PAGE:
These implications apply to both physical and mental health. While most things can be treated, some things are irreversible:

  • Permanent damage to the brain and heart
  • Loss or damage to the cartilage in the nostrils if the drug is being snorted
  • Damage to veins
  • Ulcers and/or loss of blood supply to your body tissue (known as gangrene) may occur if the drug is injected
  • Respiratory problems – particularly if the drug is smoked
  • Severe weight loss
  • Hallucinations
  • Infertility and other sexual problems
  • Ongoing psychosis
  • Mental health issues – particularly the worsening of depression and anxiety
  • Mood swings
  • Decrease in cognitive function, such as attention span, impulse, memory, motor skills, and decision-making
  • Suicidal thoughts and feelings

Other Effects of Cocaine Use

While the mental and physical effects of cocaine addiction are perhaps the most debilitating, but the external and circumstantial effects can also be extremely devastating. Things that involve those around you and your lifestyle can be hard or even impossible to mend.

Some of these things can include:

  • Strained relationships with everyone around you
  • Kids and partners can feel neglected and de-prioritized
  • Financial struggle as it becomes more and more expensive with constant use
  • You may withdraw significantly from social activities and hobbies
  • Poor performance at work which can lead to termination and a loss of your career
  • Lacking academic performance if you’re in school, which can affect your ability to graduate on time
  • Risky and even illegal behaviour, which can lead to arrest and imprisonment

The longer an addiction goes on, the harder it can be to come back from these things. Some people may not be willing to forgive and will permanently move on from the relationship, for example. Thus, the sooner you seek help and pursue recovery, the better.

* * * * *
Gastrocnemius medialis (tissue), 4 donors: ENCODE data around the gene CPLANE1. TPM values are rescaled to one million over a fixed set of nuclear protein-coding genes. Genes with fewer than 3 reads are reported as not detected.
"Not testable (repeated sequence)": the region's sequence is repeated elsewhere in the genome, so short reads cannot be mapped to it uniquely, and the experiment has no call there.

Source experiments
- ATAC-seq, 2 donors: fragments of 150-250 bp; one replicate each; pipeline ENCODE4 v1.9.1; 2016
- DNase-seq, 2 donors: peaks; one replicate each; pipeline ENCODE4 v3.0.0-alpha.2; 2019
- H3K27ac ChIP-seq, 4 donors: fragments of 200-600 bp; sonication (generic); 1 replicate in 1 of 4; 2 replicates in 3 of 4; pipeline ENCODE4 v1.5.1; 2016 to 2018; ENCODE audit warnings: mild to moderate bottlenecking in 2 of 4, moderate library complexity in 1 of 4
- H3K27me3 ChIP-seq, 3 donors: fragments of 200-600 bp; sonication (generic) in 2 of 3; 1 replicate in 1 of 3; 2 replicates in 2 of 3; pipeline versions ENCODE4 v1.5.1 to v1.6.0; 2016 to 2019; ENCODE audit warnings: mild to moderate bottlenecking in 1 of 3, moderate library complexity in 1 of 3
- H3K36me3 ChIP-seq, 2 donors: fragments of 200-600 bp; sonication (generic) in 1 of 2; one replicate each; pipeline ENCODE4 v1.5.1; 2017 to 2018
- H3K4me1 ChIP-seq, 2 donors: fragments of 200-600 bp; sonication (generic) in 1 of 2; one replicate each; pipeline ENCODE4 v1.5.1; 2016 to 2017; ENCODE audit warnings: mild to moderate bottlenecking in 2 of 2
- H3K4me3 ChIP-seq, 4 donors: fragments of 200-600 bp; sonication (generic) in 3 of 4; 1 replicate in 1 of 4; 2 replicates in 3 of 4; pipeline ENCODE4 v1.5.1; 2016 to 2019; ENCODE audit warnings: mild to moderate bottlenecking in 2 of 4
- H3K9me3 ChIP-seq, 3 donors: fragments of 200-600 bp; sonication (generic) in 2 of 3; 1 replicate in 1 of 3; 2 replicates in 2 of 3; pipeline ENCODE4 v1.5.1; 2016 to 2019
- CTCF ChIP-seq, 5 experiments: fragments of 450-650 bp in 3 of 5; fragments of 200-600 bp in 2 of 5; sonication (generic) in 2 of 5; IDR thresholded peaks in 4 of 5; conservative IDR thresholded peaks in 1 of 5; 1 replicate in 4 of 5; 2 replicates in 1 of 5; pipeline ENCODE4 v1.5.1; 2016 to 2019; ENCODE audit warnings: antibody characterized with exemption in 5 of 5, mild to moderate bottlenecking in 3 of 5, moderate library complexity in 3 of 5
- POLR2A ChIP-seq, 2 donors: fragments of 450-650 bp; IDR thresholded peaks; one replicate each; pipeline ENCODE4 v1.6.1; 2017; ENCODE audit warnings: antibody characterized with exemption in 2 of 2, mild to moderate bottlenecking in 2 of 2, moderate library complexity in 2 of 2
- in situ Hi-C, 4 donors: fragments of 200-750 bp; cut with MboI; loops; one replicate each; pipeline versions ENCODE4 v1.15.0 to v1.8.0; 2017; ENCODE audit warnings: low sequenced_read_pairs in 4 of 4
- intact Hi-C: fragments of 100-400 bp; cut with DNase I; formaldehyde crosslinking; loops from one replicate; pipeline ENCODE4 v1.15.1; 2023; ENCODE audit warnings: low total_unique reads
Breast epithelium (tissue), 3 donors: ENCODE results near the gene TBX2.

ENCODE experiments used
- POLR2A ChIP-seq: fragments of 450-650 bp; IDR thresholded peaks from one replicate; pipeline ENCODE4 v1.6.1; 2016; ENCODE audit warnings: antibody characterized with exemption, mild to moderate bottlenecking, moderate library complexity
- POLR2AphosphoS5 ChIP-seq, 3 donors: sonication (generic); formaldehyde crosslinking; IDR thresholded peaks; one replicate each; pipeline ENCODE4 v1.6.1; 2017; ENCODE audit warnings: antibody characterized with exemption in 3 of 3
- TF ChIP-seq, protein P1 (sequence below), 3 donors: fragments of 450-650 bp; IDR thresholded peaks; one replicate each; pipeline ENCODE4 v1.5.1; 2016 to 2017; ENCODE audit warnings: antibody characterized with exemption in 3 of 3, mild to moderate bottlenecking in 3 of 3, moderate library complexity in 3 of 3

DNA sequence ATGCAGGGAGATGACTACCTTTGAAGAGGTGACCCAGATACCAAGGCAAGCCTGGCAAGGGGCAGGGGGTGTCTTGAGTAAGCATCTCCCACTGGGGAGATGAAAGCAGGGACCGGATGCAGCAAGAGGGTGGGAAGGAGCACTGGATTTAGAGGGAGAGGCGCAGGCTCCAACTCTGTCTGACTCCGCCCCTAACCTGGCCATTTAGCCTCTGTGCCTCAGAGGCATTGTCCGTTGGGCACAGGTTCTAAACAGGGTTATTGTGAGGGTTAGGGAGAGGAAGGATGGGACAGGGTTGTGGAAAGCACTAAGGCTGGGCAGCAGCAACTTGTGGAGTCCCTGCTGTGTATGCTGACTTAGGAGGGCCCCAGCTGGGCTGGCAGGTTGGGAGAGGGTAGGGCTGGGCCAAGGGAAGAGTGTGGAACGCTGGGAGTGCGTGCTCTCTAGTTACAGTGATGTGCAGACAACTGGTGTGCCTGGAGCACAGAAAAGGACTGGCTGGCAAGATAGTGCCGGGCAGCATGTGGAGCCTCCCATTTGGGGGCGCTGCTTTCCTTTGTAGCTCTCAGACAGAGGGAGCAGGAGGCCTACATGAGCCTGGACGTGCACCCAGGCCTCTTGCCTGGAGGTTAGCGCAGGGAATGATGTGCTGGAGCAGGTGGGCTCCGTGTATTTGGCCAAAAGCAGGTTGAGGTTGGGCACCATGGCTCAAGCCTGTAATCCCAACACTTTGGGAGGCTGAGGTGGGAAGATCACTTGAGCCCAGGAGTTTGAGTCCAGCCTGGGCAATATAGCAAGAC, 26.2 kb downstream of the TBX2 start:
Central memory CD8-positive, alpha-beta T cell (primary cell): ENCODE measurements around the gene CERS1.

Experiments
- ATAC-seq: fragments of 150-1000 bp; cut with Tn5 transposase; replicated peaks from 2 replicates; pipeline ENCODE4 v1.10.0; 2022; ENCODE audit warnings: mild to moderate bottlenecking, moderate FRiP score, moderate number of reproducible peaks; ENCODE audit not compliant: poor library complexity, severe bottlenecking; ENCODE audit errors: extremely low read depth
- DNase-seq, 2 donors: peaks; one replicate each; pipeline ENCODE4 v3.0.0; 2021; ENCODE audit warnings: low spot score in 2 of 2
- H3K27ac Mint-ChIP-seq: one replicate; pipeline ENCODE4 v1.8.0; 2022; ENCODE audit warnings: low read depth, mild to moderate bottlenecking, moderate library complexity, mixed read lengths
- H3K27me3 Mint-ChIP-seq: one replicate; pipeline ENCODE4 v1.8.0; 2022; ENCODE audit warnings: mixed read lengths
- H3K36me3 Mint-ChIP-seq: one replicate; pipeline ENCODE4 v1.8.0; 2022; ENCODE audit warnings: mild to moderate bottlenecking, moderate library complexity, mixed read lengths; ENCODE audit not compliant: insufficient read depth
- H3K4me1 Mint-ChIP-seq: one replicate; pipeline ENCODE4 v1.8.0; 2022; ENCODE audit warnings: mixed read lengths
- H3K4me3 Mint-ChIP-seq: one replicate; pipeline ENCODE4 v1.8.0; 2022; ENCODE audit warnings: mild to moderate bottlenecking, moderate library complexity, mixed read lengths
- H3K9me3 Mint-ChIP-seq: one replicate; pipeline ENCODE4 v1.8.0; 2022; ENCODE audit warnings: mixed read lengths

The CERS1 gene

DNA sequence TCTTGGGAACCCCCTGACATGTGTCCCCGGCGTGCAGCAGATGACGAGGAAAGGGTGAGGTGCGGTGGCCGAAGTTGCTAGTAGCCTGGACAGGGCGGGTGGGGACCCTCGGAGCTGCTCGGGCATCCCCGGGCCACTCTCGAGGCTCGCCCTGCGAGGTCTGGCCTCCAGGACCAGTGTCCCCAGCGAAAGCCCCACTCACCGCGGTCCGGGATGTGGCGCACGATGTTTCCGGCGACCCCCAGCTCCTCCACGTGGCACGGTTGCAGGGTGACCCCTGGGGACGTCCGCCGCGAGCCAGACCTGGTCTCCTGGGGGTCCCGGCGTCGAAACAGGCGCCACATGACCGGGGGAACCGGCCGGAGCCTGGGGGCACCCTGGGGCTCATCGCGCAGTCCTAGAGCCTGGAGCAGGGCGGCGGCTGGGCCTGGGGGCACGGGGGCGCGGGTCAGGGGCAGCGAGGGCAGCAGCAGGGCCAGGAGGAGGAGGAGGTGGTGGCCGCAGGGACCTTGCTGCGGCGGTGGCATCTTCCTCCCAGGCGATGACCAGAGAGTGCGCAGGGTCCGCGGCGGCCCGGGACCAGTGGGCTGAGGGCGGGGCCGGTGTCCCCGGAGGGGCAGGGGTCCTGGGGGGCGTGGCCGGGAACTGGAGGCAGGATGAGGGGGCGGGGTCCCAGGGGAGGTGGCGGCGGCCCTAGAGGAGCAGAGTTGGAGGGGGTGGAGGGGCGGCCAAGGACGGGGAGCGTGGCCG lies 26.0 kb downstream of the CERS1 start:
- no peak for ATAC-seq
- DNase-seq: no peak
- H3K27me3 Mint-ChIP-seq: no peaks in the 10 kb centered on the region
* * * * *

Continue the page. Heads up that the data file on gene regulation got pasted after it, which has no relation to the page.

At Lily Recovery, we offer a wide variety of therapy methods and techniques, including holistic options and activities. We’ll also work with family members and loved ones, conducting family therapy if necessary. We believe that by combining proper therapy with a quiet, private, structured environment, you have a good chance at success and long-term results.

Our program accepts only ten women at any given time and employs only women. We strive to create as safe and comfortable a facility as possible where you’ll find endless compassion and support.

other effects of cocaine use

Start Your Journey to Recovery Today

Our facility is an inpatient treatment program, meaning women live at our facility for the duration of their treatment. The average stay is about 45 days, but it can be more or less depending on the individual. We’ll meet with you and discuss a specific, personalized treatment plan with the exact therapies that you need to get better.

We’re also proud to be a self-referring facility, meaning you don’t need to go through any special process to access our program; you can simply check yourself in. If you have any questions or concerns, please reach out to us and we’ll be happy to help. Whether you have questions for yourself or you’re seeking treatment on behalf of another, we’ll offer as much guidance as we can.